The first solution involves the use of something called a Variac. We will not get into detail in this article, but a Variac can make the voltage output run at a steady output, regardless of the input voltage (within a range of course). Please stay tuned for an upcoming article on Variacs and coffee roasters.
The second solution involves simply having 3 or more profiles to account for voltage fluctuations. In my case, since my voltage fluctuates between 110 and 120 volts, I picked 115 as my baseline and developed a profile for that voltage. I then made one that was slower and ended with a lower final temp for the days when the voltage was high, and one that was faster and ended with a higher final temp for the days when the voltage was low. Of course this eats 2 additional slots in my 10 profile capacity iRoast2, but found it was worth it. You may also find that different outlets have different voltages. Sometimes it is just a matter of finding an outlet that gives you the voltage you are seeking.
Start of Roast
2nd Crack – Roast ready to end. Can you see what went wrong here?
Notice in the last picture how there is 5:30 left and yet I am already in second crack? That means we have a roast that is less than 10 minutes. Ideally, you want about 12-15 minutes total roast time. Why did I have a problem? Because I had not used this particular bean with this particular profile. So I have some work to do! See, it is OK to fail. You are going to have a lot more failures than successes, at least in the beginning.
Top Ten Tips To Successful Roasting With the IROAST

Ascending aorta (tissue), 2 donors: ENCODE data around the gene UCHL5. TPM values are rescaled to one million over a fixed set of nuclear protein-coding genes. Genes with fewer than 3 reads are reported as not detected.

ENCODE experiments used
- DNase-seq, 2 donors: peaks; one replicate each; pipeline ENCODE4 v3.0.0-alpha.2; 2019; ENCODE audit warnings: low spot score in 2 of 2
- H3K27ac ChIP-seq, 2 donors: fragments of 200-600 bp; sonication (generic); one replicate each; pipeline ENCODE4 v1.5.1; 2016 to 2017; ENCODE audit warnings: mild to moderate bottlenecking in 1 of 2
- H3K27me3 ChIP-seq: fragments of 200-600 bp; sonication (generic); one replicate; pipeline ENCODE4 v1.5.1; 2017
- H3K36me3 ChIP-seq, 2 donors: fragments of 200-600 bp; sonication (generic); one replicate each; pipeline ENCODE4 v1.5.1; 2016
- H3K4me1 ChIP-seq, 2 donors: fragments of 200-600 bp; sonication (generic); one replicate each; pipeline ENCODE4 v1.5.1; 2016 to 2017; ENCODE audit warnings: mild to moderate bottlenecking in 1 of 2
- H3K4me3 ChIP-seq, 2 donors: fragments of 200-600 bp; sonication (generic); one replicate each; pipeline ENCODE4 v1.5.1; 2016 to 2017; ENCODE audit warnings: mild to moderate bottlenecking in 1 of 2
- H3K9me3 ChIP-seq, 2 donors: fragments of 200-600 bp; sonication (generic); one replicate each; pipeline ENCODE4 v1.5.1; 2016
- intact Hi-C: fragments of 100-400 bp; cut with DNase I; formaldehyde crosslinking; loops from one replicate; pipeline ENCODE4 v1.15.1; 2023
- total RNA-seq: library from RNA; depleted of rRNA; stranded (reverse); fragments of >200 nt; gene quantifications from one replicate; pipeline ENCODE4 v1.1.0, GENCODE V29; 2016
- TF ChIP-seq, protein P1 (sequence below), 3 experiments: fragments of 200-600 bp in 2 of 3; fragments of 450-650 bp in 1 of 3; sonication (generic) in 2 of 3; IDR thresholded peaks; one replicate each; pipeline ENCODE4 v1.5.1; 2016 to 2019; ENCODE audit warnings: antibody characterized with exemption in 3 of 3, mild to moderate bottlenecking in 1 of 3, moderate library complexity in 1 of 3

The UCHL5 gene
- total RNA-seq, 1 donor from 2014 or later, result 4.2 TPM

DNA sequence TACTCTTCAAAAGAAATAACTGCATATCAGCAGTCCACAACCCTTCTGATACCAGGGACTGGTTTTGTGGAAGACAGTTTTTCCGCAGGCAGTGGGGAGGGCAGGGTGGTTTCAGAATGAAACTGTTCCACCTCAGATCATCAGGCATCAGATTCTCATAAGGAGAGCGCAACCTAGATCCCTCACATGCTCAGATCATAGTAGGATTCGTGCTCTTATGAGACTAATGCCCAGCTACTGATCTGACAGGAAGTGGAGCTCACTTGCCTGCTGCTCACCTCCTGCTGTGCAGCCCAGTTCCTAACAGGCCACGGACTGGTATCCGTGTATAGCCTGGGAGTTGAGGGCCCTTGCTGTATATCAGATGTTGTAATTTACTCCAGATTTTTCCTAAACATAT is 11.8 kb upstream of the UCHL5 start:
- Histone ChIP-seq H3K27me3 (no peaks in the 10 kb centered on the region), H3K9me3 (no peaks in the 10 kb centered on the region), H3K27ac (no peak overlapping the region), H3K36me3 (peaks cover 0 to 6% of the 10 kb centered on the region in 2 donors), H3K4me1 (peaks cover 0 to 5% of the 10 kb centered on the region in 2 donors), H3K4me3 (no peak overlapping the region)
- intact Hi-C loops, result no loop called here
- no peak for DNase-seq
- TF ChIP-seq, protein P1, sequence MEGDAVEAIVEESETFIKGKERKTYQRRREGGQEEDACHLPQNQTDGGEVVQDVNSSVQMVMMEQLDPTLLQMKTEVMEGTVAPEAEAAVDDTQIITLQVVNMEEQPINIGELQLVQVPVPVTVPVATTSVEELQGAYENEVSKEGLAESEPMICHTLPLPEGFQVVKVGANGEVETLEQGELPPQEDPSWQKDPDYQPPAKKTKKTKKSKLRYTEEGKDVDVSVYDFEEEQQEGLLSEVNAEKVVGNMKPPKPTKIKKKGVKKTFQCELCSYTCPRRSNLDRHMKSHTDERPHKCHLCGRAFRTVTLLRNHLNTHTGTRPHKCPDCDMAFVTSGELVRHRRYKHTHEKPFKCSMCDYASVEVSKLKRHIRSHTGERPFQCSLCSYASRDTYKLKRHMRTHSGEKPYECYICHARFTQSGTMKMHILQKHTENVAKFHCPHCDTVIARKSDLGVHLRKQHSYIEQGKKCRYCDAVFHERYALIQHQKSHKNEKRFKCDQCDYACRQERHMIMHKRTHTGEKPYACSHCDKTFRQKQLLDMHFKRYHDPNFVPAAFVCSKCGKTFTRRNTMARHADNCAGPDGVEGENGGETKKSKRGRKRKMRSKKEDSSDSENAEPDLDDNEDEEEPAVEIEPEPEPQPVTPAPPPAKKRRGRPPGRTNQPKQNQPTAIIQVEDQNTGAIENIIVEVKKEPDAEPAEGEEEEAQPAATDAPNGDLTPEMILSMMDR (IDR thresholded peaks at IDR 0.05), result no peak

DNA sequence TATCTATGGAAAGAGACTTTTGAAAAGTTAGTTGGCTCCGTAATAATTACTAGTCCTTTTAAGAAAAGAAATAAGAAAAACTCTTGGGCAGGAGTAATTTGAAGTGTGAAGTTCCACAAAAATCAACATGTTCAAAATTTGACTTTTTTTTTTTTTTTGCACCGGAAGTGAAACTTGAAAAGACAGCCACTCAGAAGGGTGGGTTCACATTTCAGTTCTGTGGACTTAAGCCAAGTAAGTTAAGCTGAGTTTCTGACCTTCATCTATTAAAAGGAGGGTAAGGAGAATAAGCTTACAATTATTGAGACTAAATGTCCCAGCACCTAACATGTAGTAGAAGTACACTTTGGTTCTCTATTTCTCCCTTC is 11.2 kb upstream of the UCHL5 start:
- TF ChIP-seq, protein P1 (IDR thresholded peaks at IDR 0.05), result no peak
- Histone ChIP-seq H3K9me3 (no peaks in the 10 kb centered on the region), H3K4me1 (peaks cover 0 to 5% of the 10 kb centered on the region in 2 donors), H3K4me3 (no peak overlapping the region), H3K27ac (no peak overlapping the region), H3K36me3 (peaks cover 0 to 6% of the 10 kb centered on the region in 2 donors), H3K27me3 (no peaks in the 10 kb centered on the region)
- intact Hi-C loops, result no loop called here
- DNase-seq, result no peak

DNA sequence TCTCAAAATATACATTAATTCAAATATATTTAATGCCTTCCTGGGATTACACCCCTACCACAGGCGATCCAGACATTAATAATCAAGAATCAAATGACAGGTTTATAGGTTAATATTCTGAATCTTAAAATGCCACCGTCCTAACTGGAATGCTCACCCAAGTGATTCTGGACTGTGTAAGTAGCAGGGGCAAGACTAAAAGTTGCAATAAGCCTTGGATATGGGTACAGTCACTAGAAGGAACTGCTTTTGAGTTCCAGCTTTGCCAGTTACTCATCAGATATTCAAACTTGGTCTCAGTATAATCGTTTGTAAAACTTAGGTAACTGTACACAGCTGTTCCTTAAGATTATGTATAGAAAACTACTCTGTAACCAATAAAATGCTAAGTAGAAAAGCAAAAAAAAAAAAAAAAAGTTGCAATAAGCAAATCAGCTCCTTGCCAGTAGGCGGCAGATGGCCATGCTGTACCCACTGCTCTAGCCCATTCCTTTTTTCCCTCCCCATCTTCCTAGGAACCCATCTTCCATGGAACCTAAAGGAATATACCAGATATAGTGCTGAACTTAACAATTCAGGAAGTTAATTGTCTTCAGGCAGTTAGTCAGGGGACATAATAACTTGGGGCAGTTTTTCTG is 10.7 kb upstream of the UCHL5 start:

- Monitor the roast from start to finish as fires can break out.
- Be ready to hit the cool button if the roast is getting too dark or is producing too much smoke.
- After every roast, empty the chaff collector very well and make sure the screen is completely free of debris (use a soft brush if necessary).
- A dark roast is not usually a flavorful roast, as many of the nuances are killed if taken too far into second crack.
- Trying to stretch first crack and second crack can result in a sweeter roast, which may be ideal for espresso.
- Trying a shorter/faster roast will result in a brighter roast, which may be ideal for drip or even French Press (Press Pot).
- Both second and first crack can be hard to hear with the “I-Roar”. You may need to get close and move your head in order to hear the cracks.
- Always use the same amount of green coffee (5.3 ounces or 150 grams is suggested). Get a digital scale if necessary.
- Stick with one green coffee varietal until you get it right. Buy 5 pounds or more to ensure you do not run out before dialing in a given bean.
- Keep voltage monitored and in check, adjusting your roast profiles or using a Variac to compensate.
Remember to experiment, and keep good notes on all aspects of the process. And don’t forget to have fun!
Some Profiles To Get You Started
SAMPLE PROFILE 1A (For Low Voltage Days ~110 VAC)
Stage 1 380F 5 Minutes 15 min left Stage 2 400F 4 Minutes 10 min left Stage 3 420F 3 Minutes 6 min left Stage 4 440F 2 Minutes 3 min left Stage 5 460F 1 Minute 1 min left COOLING NA 4 Minutes 0 min left
SAMPLE PROFILE 1B (For Regular Voltage Days ~115 VAC)
Stage 1 370F 5 Minutes 15 min left Stage 2 385F 4 Minutes 10 min left Stage 3 400F 3 Minutes 6 min left Stage 4 415F 2 Minutes 3 min left Stage 5 430F 1 Minute 1 min left COOLING NA 4 Minutes 0 min left
SAMPLE PROFILE 1C (For High Voltage Days ~120 VAC)
Stage 1 360F 5 Minutes 15 min left Stage 2 370F 4 Minutes 10 min left Stage 3 380F 3 Minutes 6 min left Stage 4 390F 2 Minutes 3 min left Stage 5 400F 1 Minute 1 min left COOLING NA 4 Minutes 0 min left
IRoast2 40011 5-2/7-Ounce Coffee-Bean Roaster, Black (AMAZON.COM)